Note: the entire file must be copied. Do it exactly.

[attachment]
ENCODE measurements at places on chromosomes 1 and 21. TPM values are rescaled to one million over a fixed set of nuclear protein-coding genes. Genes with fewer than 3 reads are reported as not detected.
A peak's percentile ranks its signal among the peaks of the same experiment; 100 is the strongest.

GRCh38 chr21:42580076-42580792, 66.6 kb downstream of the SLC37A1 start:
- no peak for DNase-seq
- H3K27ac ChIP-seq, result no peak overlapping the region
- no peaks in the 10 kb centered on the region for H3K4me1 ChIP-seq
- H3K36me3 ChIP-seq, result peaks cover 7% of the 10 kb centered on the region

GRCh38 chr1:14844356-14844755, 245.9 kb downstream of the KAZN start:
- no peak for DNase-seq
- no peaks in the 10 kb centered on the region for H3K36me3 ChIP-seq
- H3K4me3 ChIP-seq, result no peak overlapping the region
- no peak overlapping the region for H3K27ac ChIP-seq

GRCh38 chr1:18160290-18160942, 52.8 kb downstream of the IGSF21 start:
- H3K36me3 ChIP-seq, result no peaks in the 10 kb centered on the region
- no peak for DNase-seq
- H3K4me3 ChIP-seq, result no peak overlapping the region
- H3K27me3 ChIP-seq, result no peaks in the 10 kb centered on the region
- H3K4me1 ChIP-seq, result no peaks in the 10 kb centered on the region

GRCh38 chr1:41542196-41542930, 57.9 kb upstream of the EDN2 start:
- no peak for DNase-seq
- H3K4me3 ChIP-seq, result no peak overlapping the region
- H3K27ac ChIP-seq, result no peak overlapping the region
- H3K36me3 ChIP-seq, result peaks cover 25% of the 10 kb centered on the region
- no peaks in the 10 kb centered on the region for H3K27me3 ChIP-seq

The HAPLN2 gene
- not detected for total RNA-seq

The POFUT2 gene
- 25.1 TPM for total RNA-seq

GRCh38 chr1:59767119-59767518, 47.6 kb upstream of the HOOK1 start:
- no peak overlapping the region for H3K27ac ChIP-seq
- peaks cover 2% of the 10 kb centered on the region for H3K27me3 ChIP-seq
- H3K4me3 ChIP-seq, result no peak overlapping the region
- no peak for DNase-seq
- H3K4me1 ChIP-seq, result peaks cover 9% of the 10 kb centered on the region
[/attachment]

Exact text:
ENCODE measurements at places on chromosomes 1 and 21. TPM values are rescaled to one million over a fixed set of nuclear protein-coding genes. Genes with fewer than 3 reads are reported as not detected.
A peak's percentile ranks its signal among the peaks of the same experiment; 100 is the strongest.

GRCh38 chr21:42580076-42580792, 66.6 kb downstream of the SLC37A1 start:
- no peak for DNase-seq
- H3K27ac ChIP-seq, result no peak overlapping the region
- no peaks in the 10 kb centered on the region for H3K4me1 ChIP-seq
- H3K36me3 ChIP-seq, result peaks cover 7% of the 10 kb centered on the region

GRCh38 chr1:14844356-14844755, 245.9 kb downstream of the KAZN start:
- no peak for DNase-seq
- no peaks in the 10 kb centered on the region for H3K36me3 ChIP-seq
- H3K4me3 ChIP-seq, result no peak overlapping the region
- no peak overlapping the region for H3K27ac ChIP-seq

GRCh38 chr1:18160290-18160942, 52.8 kb downstream of the IGSF21 start:
- H3K36me3 ChIP-seq, result no peaks in the 10 kb centered on the region
- no peak for DNase-seq
- H3K4me3 ChIP-seq, result no peak overlapping the region
- H3K27me3 ChIP-seq, result no peaks in the 10 kb centered on the region
- H3K4me1 ChIP-seq, result no peaks in the 10 kb centered on the region

GRCh38 chr1:41542196-41542930, 57.9 kb upstream of the EDN2 start:
- no peak for DNase-seq
- H3K4me3 ChIP-seq, result no peak overlapping the region
- H3K27ac ChIP-seq, result no peak overlapping the region
- H3K36me3 ChIP-seq, result peaks cover 25% of the 10 kb centered on the region
- no peaks in the 10 kb centered on the region for H3K27me3 ChIP-seq

The HAPLN2 gene
- not detected for total RNA-seq

The POFUT2 gene
- 25.1 TPM for total RNA-seq

GRCh38 chr1:59767119-59767518, 47.6 kb upstream of the HOOK1 start:
- no peak overlapping the region for H3K27ac ChIP-seq
- peaks cover 2% of the 10 kb centered on the region for H3K27me3 ChIP-seq
- H3K4me3 ChIP-seq, result no peak overlapping the region
- no peak for DNase-seq
- H3K4me1 ChIP-seq, result peaks cover 9% of the 10 kb centered on the region